During the days of Jesus' life on earth, he offered up prayers and petitions with loud cries and tears to the one who could save him from death, and he was heard because of his reverent submission. Although he was a son, he learned obedience from what he suffered and, once made perfect, he became the source of eternal salvation for all who obey him ... (Hebrews 5:7-9)

A thin, flimsy strand of silver moonlight connects heaven to earth and barely illuminates a Middle-Eastern garden. A man lies prostrate there, looking from a distance indistinguishable from the three other men sleeping nearby. But venture a little closer, quietly and respectfully. This solitary man isn't asleep at all. At first, you hear the groans and sobs. A few steps closer and the prayer they punctuate becomes audible. Then, you see the fingers digging into the dirt and you recognize that this man is in agony. Not physically, like he will be in just hours ... minutes. He is in agony emotionally and spiritually.

This man is a student and this garden is his classroom. You've stumbled upon the last lessons before his final exam. Shocking thought, really, when you recognize just who this is. The Creator of the Universe, learning? The One Before Whom Every Knee Will Bow, being schooled? Hard to comprehend, isn't it? But that's exactly what's happening here in Gethsemane. "God With Us" is learning what it means for a human being to ignore his clamoring fears and stifle his screaming instincts and trust God instead. "The spirit is willing, but the body is weak." Those words don't just describe the disciples to whom he spoke them. They describe him as well, this night. His spirit knows what must be done and waits to walk obediently into what God has designated as his destiny. But, his flesh hasn't caught up yet. So as the moments tick by and the priests and temple police fall in line behind a treacherous friend, Jesus wrestles alone with his fears and impulses.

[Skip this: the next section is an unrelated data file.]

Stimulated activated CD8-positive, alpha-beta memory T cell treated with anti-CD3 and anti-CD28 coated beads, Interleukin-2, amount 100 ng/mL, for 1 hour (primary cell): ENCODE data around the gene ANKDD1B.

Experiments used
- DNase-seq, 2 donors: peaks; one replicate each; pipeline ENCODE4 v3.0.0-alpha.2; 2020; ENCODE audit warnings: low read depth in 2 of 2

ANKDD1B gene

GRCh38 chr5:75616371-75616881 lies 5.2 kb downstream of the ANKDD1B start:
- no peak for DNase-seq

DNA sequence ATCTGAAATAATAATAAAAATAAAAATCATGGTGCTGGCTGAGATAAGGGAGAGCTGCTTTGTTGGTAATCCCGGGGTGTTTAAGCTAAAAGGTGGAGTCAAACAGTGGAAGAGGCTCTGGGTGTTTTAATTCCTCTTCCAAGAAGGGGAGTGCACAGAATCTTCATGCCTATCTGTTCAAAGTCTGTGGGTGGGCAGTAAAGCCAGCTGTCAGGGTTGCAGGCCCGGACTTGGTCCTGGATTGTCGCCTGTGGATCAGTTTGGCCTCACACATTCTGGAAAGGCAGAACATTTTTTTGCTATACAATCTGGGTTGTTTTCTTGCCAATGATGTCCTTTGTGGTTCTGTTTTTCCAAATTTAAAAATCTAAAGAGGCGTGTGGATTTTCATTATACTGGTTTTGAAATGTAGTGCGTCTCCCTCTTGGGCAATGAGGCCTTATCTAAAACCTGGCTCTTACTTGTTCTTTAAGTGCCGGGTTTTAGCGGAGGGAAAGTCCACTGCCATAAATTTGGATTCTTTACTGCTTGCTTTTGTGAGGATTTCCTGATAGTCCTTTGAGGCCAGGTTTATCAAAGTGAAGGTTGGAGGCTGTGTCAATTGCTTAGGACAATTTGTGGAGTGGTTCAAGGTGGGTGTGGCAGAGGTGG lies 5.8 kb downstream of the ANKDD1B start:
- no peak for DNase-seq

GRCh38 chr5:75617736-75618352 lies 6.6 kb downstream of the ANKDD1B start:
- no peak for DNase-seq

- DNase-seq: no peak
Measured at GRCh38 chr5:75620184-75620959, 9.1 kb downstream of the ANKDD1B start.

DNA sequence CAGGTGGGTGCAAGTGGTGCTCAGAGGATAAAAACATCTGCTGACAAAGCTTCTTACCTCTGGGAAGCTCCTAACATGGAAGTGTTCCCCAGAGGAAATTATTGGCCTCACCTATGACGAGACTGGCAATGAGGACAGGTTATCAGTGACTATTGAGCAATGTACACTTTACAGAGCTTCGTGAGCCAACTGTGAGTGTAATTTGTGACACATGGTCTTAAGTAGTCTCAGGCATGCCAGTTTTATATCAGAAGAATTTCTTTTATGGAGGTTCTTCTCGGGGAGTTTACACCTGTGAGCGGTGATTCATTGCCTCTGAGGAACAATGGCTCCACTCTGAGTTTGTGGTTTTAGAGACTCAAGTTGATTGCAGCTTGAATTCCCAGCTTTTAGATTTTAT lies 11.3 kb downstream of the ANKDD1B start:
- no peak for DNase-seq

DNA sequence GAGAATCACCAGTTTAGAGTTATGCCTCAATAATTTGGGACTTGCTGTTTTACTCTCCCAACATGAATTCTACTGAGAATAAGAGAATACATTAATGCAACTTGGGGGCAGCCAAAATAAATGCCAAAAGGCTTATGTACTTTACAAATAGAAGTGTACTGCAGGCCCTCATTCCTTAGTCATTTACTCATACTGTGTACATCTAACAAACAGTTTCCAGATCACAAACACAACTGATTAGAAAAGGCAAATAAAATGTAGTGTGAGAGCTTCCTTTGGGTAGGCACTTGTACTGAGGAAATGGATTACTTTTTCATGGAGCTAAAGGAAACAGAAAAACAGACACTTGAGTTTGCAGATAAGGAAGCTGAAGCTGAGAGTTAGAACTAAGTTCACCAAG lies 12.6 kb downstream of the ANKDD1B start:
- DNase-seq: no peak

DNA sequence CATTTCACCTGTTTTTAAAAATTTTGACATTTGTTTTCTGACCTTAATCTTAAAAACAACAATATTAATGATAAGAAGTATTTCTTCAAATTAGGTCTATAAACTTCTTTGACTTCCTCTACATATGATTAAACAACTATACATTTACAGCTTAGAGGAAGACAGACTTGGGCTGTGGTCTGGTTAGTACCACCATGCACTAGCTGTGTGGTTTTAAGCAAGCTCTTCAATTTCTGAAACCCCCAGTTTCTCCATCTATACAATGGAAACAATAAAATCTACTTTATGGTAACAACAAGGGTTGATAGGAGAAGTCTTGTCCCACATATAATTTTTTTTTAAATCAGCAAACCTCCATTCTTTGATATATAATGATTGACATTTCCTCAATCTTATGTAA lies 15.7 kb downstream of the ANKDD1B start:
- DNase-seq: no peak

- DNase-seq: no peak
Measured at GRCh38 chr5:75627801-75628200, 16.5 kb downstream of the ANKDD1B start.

Make no mistake; the cross wasn't a done deal when Jesus walked into this garden. He could at any time have put a stop to the whole thing. He could have listened to his fears and followed the impulses of his flesh right out of Jerusalem. What was that he said to Peter: "Do you think I cannot call on my Father, and he will at once put at my disposal more than twelve legions of angels?" Think that was the first time it had crossed his mind to whistle for the cavalry?

It is as much a heresy to make Jesus less human than he was as it is to make him less God than he was. To rob him of humanity is to dismiss Gethsemane as just a bit of drama for the benefit of his followers. It was not just a bit of drama; it was a battle over whose will would carry the day. It was a war to bring flesh in line with spirit.

It was a preview of the war his followers still fight.